Nearly 20,000 people in England were not diagnosed with cancer when they should have been because of pressures on the NHS brought on by the coronavirus pandemic
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It could take a decade for the NHS to clear its cancer treatment backlog after the pandemic, according to researchers.
A damning report reveals 19,500 people in England with the disease have not been diagnosed when they should have been.
Even if “stretched” hospitals achieve 5% more treatments than pre-pandemic, it will still take until 2033 to clear the “missing patients backlog”.
The Institute for Public Policy Research think tank’s report said: “Behind these statistics are thousands of people for whom it will now be too late to cure their cancer.”
Research fellow Dr Parth Patel, an NHS doctor, said: “The pandemic has severely disrupted cancer services, undoing years of progress.
“Clearing the backlog before the next general election looks unlikely with the way the NHS is resourced.”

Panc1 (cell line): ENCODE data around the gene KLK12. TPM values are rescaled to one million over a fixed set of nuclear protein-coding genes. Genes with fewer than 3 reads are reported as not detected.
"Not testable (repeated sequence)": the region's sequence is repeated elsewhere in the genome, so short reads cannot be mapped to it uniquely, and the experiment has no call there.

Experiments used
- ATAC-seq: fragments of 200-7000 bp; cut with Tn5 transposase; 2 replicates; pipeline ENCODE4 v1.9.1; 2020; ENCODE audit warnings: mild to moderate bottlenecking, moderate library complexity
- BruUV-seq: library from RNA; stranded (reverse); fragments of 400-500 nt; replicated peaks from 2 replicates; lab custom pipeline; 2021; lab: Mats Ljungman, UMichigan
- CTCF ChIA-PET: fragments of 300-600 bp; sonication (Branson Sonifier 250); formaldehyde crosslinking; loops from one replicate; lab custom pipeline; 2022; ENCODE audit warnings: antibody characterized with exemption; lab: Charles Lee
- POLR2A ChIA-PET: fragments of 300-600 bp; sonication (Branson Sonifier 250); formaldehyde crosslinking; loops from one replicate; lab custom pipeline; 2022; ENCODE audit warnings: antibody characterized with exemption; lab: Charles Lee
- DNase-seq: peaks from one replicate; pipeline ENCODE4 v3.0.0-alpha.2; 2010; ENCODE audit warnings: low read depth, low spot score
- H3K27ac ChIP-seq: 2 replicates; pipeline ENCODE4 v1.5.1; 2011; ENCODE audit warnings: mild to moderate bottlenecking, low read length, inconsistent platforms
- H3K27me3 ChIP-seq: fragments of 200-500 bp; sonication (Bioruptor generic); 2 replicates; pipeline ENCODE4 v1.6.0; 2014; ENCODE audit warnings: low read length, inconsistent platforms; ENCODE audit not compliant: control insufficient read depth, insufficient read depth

The Government pledged NHS England £15.8billion over three years via the new health and care levy. NHS leaders had said it needed £30bn to clear the backlog and “live with Covid”.
The IPPR report said cancer cases diagnosed while highly curable at stages one and two fell from 44% pre-Covid to 41% last year.
There was a 37% drop in NHS endoscopies, a 25% drop in MRI scans and a 10% drop in CT scans between March 2020 to February 2021, and 369,000 fewer people than expected were referred to a specialist with suspected cancer.
There were 187,000 fewer chemotherapy treatments than expected and 15,000 fewer radiotherapy treatments than expected.
The report, drafted with the CF health consultancy, found if the NHS was resourced to increase cancer activity to 15% above pre-pandemic levels, the backlog could be cleared by next year.
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Vaccinations have prevented an estimated 123,100 deaths, according to Public Health England.
The UK reported 182 more deaths yesterday within 28 days of a positive test and 36,710 more confirmed cases.
Public Health England announced that the vaccination programme in England is now estimated to have prevented 123,100 deaths, up from 112,300 at the previous estimate.
The UK reported 182 more deaths yesterday(Thur) within 28 days of a positive test. There were 36,710 more confirmed Covid-19 cases.